By Former Assemblyman Steven Sanders
In previous columns I wrote that massacres with guns would continue until the U.S. Congress found the courage and intelligence to enact meaningful gun ownership restrictions.
So who can be surprised that a college campus in Oregon was yet the latest site of a mass murder?
The person who committed that heinous crime last week did so with legally purchased weapons. This time nine lives were lost to another deranged gunman. Nine more young people who were in the wrong place at the wrong time. Nine families shattered, nine more funerals and countless more expressions of sorrow and sympathy from our leaders in Congress… and then nothing more, just a little road bump in the life of Congress.
It seems that the gun zealots and the misguided Second Amendment purists have the proverbial “nine lives.” Nothing seems to be horrific enough to kill off their ambitions to see even more guns proliferate our streets and communities and with no regulations.
If they were not moved to action three years ago when twenty toddlers were gunned down at the Sandy Hook Elementary School in Newtown, Connecticut, what hope is there that this latest tragedy or the next one or the one after that will cause a change of heart or spur our weak-kneed Congress to finally act?
The National Rifle Association (NRA) is content with the status quo. Why not? After all, they are largely funded by the gun manufacturers who are enriched when more guns are sold. It is a lucrative business for them. The NRA in turn spreads false propaganda about gun safety and doles out tens of millions of dollars supporting their favored members of Congress and other elected officials at the state level. The human toll of their deadly products is just a cost of doing business for them, after all they say, “Guns don’t kill, people do.” However, some people can kill a lot more with certain kinds of firearms that the framers of the Constitution could ever have imagined.
Those weapons were developed for the battle field where killing the maximum number of combatants as quickly as possible is the purpose. But now such firearms are easily accessed and available to most anyone who wants one and have proliferated in our communities and campuses.
But instead of just hand wringing, here is a novel approach that might just restore a little sanity to our gun laws. Since few people seem to object to the need to regulate automobiles, why not treat guns in a similar fashion?
We regulate the purchase and operation of cars because we recognize that cars (unlike a horse and buggy of days gone by) can be a lethal instrument if not operated properly. Owning a car is not a right; it is a privilege that must be earned.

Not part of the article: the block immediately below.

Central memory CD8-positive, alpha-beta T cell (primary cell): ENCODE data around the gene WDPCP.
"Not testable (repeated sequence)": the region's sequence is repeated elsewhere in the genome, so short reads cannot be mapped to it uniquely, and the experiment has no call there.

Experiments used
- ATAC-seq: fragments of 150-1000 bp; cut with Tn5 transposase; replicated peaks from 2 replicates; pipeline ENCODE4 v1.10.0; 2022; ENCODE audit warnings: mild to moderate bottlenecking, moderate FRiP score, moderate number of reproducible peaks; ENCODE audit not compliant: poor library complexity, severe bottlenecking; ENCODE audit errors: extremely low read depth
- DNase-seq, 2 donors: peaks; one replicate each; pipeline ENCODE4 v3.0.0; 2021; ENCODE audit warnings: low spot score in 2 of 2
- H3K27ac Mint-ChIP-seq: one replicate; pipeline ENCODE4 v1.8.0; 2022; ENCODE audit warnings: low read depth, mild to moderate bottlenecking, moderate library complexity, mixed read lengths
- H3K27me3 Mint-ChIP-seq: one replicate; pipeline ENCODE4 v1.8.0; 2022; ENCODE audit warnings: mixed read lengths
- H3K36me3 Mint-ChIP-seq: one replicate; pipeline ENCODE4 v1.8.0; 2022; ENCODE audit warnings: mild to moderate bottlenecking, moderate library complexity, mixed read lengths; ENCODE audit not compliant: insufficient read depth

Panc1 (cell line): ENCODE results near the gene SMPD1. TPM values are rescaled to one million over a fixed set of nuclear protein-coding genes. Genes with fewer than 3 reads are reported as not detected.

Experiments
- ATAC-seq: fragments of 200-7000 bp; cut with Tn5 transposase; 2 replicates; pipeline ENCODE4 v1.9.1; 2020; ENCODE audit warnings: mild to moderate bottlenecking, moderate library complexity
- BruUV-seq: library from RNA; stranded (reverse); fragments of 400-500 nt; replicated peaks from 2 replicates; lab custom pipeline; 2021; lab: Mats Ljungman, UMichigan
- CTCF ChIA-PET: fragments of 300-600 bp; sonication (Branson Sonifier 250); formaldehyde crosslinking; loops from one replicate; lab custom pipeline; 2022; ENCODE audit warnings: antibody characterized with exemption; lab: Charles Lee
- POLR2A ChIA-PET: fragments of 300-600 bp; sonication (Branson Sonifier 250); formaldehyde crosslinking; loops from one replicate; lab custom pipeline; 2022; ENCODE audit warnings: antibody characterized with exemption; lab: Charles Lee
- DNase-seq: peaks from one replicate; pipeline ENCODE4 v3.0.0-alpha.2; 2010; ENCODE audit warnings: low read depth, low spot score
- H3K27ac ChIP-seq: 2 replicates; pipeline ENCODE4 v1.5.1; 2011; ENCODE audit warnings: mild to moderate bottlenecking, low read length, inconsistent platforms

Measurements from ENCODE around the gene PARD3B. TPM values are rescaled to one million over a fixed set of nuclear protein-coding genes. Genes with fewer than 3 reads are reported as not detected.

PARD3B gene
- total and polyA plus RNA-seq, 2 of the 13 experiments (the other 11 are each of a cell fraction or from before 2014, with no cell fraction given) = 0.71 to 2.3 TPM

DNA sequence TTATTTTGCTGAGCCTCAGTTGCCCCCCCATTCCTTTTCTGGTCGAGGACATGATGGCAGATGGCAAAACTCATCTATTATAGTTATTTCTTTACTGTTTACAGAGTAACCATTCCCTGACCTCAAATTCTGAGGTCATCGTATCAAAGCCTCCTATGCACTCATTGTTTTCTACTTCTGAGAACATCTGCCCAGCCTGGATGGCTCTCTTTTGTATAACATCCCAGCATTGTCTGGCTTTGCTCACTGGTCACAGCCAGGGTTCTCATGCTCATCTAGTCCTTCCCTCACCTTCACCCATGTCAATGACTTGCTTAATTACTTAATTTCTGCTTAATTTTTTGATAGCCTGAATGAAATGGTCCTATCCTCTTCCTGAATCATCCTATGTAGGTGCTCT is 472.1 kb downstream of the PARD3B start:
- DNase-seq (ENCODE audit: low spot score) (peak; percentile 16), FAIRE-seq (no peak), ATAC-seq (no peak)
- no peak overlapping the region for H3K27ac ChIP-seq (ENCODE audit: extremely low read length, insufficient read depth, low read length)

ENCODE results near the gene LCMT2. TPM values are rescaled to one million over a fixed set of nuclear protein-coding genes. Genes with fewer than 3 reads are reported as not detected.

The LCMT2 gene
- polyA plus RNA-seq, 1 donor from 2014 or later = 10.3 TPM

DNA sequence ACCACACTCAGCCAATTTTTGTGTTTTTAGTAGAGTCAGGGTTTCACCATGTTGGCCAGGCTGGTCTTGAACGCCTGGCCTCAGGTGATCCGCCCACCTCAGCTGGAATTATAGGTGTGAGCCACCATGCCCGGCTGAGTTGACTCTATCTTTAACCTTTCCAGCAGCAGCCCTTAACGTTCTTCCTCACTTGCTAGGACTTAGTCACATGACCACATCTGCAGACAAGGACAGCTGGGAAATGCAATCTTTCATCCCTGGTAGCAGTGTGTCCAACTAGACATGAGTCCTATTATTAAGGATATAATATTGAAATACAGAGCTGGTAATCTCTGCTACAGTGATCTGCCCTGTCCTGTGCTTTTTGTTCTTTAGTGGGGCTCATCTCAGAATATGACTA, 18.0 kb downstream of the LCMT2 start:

So this is what I propose:
1) Anyone who wishes to buy a gun must be of a lawful age and must have that gun registered and must purchase insurance to cover the cost of injuries and accidents.
2) Purchasers of guns must be periodically licensed and first pass safety training courses on the proper operation and storage of their gun, as drivers must do.
3) All gun registrations and insurance must be re-issued every year or two as is done with cars to insure that the ownership continues to be lawful.
4) Certain violations or crimes will cause a person to have their gun ownership suspended or terminated depending on the offense.
5) Any person or entity that sells a gun to an individual without the proper credentials will be subject to felony penalties and any person found with a non-registered will similarly be subject to felony penalties.
6) Finally, the future manufacture of guns must have a safety device or code so that only the lawful owner can operate it. These “smart guns” can operate like persons who enter cars equipped with a personal code.
To be sure these measures will not prevent all gun related crimes, but it will make it much more difficult to obtain a weapon and those who do own a gun will be required to do many of the same things as those who are licensed to drive a car.
Some will whine that the second amendment does not permit such regulations. But I am sure that that even visionaries like Benjamin Franklin or Thomas Jefferson never envisioned the guns that exist in the 21st century any more than they could envision engine-driven cars that can travel at over 100 miles per hour.
Our Founding Fathers did not see fit to regulate travel by horse, but fortunately their successors understood the need to have reasonable restrictions on cars. There is a civics lesson to be learned here.